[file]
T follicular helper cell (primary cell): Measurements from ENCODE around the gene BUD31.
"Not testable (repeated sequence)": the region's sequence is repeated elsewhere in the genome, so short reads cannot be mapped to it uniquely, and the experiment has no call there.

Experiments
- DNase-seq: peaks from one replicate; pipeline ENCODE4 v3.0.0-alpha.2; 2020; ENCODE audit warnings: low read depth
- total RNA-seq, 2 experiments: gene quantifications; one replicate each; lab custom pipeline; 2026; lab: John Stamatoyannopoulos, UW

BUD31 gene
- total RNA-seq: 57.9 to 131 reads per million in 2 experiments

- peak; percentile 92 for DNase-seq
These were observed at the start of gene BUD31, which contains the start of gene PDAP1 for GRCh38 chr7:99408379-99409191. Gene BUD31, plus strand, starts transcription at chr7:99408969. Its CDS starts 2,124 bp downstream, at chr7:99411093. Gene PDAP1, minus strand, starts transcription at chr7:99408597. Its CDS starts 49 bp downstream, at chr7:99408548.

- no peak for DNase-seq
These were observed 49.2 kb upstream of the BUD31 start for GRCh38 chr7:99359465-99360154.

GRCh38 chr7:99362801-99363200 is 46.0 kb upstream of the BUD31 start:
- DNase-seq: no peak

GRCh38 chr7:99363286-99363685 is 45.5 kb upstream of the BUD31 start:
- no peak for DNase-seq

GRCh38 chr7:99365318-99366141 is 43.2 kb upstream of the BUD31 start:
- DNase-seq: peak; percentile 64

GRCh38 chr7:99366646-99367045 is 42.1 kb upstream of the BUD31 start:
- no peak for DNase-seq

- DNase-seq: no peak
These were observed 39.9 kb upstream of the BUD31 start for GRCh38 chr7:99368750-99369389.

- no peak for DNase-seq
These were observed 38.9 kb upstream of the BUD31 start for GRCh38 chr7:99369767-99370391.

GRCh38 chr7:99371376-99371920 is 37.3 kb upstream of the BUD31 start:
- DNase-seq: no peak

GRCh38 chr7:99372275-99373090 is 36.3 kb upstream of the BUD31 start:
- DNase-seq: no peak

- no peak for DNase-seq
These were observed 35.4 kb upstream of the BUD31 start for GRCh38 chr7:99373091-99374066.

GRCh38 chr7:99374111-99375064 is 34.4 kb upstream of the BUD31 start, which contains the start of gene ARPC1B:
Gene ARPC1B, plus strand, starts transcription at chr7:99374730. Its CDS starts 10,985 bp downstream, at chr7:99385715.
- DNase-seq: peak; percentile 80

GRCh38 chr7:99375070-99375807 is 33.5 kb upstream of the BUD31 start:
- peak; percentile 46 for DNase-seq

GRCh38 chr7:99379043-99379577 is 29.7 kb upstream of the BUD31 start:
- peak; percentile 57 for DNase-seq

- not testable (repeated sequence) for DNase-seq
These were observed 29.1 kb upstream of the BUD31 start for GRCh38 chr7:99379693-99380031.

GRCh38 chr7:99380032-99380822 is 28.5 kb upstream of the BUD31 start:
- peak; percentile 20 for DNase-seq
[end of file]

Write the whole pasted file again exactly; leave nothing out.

T follicular helper cell (primary cell): Measurements from ENCODE around the gene BUD31.
"Not testable (repeated sequence)": the region's sequence is repeated elsewhere in the genome, so short reads cannot be mapped to it uniquely, and the experiment has no call there.

Experiments
- DNase-seq: peaks from one replicate; pipeline ENCODE4 v3.0.0-alpha.2; 2020; ENCODE audit warnings: low read depth
- total RNA-seq, 2 experiments: gene quantifications; one replicate each; lab custom pipeline; 2026; lab: John Stamatoyannopoulos, UW

BUD31 gene
- total RNA-seq: 57.9 to 131 reads per million in 2 experiments

- peak; percentile 92 for DNase-seq
These were observed at the start of gene BUD31, which contains the start of gene PDAP1 for GRCh38 chr7:99408379-99409191. Gene BUD31, plus strand, starts transcription at chr7:99408969. Its CDS starts 2,124 bp downstream, at chr7:99411093. Gene PDAP1, minus strand, starts transcription at chr7:99408597. Its CDS starts 49 bp downstream, at chr7:99408548.

- no peak for DNase-seq
These were observed 49.2 kb upstream of the BUD31 start for GRCh38 chr7:99359465-99360154.

GRCh38 chr7:99362801-99363200 is 46.0 kb upstream of the BUD31 start:
- DNase-seq: no peak

GRCh38 chr7:99363286-99363685 is 45.5 kb upstream of the BUD31 start:
- no peak for DNase-seq

GRCh38 chr7:99365318-99366141 is 43.2 kb upstream of the BUD31 start:
- DNase-seq: peak; percentile 64

GRCh38 chr7:99366646-99367045 is 42.1 kb upstream of the BUD31 start:
- no peak for DNase-seq

- DNase-seq: no peak
These were observed 39.9 kb upstream of the BUD31 start for GRCh38 chr7:99368750-99369389.

- no peak for DNase-seq
These were observed 38.9 kb upstream of the BUD31 start for GRCh38 chr7:99369767-99370391.

GRCh38 chr7:99371376-99371920 is 37.3 kb upstream of the BUD31 start:
- DNase-seq: no peak

GRCh38 chr7:99372275-99373090 is 36.3 kb upstream of the BUD31 start:
- DNase-seq: no peak

- no peak for DNase-seq
These were observed 35.4 kb upstream of the BUD31 start for GRCh38 chr7:99373091-99374066.

GRCh38 chr7:99374111-99375064 is 34.4 kb upstream of the BUD31 start, which contains the start of gene ARPC1B:
Gene ARPC1B, plus strand, starts transcription at chr7:99374730. Its CDS starts 10,985 bp downstream, at chr7:99385715.
- DNase-seq: peak; percentile 80

GRCh38 chr7:99375070-99375807 is 33.5 kb upstream of the BUD31 start:
- peak; percentile 46 for DNase-seq

GRCh38 chr7:99379043-99379577 is 29.7 kb upstream of the BUD31 start:
- peak; percentile 57 for DNase-seq

- not testable (repeated sequence) for DNase-seq
These were observed 29.1 kb upstream of the BUD31 start for GRCh38 chr7:99379693-99380031.

GRCh38 chr7:99380032-99380822 is 28.5 kb upstream of the BUD31 start:
- peak; percentile 20 for DNase-seq